Theresa May, an “extremist” by her own criteria of “British values”, has outlined some truly shocking measures to “counter” the notoriously nebulous “extremism”.  Before delving into the McCarthy-May Measures speech, there are few overarching points to keep in my mind.

There is a fundamental flaw which runs straight through her speech.  The flaw is the underpinning conveyor-belt theory of radicalisation i.e. that one begins disaffected, starts practising Islam, becomes politicised and then blows things up.  The professoriate in the counter-extremism and terrorism field have slammed the theory as no longer maintaining any credibility. From sociologists to former CIA operations officer, the focus on ideology, or in this case “Islamism”, has been placed on its head, with it being characterised as incidental as opposed to pivotal.

The second point of note is moral supremacy afforded to liberalism, which has been posited as the zenith of societal values, yet it has been thoroughly shackled, gagged and torn up in pursuit of its preservation, as though it is too weak to stand up to scrutiny.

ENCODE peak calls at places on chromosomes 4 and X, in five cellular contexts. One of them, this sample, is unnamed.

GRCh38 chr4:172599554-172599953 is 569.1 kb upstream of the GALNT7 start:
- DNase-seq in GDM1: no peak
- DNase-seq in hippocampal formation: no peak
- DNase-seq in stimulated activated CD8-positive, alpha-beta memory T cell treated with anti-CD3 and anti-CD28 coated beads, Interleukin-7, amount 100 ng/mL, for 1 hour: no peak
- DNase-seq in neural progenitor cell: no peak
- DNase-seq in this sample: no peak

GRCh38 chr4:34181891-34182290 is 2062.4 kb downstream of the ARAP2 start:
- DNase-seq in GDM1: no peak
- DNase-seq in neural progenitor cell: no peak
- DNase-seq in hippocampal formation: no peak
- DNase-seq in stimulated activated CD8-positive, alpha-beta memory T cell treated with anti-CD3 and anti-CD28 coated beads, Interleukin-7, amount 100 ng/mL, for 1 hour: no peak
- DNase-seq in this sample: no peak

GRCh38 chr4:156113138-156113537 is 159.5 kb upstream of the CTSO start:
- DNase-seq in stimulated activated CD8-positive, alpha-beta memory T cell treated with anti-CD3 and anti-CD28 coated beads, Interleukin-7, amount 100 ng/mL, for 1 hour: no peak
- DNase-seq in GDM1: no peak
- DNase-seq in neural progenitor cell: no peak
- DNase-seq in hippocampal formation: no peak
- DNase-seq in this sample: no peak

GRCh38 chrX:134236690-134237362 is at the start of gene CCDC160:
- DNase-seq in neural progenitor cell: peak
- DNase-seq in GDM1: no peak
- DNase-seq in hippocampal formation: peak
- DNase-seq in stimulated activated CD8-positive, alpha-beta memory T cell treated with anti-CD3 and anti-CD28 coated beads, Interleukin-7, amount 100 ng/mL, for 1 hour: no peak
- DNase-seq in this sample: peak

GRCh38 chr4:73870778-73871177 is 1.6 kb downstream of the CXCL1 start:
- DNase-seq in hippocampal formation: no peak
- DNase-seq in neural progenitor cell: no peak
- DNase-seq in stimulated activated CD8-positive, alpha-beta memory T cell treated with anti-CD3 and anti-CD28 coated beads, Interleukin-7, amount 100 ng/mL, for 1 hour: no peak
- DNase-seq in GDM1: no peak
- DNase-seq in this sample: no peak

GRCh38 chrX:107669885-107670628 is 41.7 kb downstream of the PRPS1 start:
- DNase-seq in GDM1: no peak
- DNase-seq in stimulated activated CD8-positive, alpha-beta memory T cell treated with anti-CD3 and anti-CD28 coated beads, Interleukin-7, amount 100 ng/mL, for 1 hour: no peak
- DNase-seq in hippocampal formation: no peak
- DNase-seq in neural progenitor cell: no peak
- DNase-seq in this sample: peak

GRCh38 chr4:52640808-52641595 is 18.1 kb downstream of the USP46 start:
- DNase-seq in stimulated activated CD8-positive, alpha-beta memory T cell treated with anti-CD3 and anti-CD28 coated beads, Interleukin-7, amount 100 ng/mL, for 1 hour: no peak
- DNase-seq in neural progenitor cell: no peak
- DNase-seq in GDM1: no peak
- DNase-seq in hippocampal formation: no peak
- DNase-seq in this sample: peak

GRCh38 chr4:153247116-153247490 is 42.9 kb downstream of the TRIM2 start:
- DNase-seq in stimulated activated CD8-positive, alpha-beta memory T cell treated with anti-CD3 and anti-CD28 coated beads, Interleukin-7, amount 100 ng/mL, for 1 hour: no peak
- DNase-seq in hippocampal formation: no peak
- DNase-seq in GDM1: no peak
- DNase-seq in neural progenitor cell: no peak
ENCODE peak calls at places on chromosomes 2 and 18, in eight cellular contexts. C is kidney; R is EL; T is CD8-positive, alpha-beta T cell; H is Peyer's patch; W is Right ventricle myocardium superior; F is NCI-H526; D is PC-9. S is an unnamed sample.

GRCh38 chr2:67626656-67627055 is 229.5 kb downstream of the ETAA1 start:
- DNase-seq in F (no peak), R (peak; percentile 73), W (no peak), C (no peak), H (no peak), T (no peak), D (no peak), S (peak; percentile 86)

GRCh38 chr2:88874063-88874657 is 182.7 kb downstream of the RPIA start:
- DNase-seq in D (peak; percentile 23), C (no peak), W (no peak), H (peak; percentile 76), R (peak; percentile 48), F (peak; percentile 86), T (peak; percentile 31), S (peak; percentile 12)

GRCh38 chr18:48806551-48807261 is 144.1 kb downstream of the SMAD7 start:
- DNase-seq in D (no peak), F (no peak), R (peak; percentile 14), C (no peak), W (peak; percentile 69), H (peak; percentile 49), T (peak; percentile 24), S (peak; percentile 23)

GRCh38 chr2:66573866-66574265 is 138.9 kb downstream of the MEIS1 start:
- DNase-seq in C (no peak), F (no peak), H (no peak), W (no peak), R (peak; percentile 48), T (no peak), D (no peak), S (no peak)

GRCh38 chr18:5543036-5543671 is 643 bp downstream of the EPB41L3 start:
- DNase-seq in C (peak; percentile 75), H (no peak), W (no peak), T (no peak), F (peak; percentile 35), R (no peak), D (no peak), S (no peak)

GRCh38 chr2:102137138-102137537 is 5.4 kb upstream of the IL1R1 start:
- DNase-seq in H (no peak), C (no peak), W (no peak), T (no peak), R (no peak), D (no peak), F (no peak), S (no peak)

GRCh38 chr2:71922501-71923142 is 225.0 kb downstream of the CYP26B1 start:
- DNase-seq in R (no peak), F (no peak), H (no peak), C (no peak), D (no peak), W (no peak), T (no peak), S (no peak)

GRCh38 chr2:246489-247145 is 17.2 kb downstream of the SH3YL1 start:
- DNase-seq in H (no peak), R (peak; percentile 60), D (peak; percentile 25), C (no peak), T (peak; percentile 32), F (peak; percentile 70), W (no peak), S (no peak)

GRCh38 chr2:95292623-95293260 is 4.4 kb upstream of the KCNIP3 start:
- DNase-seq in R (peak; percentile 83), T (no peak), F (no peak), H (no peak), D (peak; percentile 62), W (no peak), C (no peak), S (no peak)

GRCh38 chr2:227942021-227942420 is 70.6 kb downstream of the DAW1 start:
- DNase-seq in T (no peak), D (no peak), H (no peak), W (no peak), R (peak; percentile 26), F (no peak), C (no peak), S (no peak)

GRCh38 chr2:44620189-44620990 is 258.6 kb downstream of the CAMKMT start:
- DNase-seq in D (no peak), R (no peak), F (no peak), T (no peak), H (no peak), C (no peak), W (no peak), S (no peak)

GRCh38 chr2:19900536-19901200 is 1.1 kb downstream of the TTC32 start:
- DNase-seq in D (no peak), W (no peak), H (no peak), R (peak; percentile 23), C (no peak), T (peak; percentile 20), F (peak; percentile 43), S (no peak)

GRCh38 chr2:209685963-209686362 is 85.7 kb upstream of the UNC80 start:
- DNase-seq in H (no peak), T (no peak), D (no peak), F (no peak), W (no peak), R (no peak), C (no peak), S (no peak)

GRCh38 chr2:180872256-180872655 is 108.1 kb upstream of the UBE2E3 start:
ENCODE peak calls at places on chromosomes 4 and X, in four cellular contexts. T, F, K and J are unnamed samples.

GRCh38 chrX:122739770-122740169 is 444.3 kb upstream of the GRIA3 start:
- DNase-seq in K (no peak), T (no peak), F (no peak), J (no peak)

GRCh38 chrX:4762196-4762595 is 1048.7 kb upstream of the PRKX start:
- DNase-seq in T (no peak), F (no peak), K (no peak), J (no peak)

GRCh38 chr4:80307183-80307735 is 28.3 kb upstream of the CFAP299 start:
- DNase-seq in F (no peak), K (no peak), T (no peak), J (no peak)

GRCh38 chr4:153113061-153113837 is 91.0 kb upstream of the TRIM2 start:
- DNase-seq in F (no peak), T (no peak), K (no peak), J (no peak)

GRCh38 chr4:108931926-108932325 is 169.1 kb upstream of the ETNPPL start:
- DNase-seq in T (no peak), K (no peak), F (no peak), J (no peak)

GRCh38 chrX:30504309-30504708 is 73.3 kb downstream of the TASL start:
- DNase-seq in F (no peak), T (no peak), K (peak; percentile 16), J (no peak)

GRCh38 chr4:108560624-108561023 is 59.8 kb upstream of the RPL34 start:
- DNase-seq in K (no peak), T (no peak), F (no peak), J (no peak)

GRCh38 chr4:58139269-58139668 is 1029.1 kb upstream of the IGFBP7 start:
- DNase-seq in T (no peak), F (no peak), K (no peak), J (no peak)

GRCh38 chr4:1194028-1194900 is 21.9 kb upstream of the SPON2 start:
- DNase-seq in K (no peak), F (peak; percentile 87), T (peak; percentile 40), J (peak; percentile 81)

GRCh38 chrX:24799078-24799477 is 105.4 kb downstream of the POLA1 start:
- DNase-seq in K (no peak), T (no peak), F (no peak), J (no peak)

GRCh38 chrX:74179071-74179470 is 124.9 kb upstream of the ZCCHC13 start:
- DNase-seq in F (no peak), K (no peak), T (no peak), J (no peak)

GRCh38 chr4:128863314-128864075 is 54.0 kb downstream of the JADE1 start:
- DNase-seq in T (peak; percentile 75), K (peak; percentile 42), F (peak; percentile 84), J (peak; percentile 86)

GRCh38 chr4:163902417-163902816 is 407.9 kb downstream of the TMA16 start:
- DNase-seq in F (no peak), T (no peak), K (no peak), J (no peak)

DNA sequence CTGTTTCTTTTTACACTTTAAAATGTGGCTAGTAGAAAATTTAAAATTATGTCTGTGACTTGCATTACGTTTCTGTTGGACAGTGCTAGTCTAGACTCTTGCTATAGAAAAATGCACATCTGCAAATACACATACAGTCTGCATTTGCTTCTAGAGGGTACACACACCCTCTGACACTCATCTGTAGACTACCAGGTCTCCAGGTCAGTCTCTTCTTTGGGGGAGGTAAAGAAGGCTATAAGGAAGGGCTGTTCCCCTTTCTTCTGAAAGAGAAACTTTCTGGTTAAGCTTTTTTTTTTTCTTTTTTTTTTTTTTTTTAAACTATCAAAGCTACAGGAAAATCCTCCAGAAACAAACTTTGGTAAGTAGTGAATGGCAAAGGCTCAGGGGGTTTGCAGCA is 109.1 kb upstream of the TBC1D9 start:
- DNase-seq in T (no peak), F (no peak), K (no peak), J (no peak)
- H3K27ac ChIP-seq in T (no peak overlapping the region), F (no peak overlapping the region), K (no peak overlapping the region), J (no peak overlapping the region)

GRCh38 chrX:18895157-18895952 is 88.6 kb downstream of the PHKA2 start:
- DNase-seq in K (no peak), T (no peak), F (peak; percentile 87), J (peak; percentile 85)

The final point to keep in mind is the issue of definition.  I am not one to labour this point, as I have addressed this in several blogs in detail (see here).  The issue is defining “Islamist extremism” and “extremism” itself.  The bottom line is, part of rule of law, an ascribed “British value”, is that the law being applied is just, and a law cannot be just if it references vaguely defined terms, especially where the impact is such that it effectively socially cripples one’s life. What are the boundaries of critique and vocal opposition? What is the fault line which demarcates traditional religious beliefs shared across the Abrahamic faiths for instance, and “extremism”? Simply stating they are clear is political-speak with no real meaning. Indeed, the social experiment in which the Muslim minority has been the guinea pig for the PREVENT Strategy has already evidenced miscarriages of justice.

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White supremacists at the heart of Whitehall

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Crosspost: Nafeez Ahmed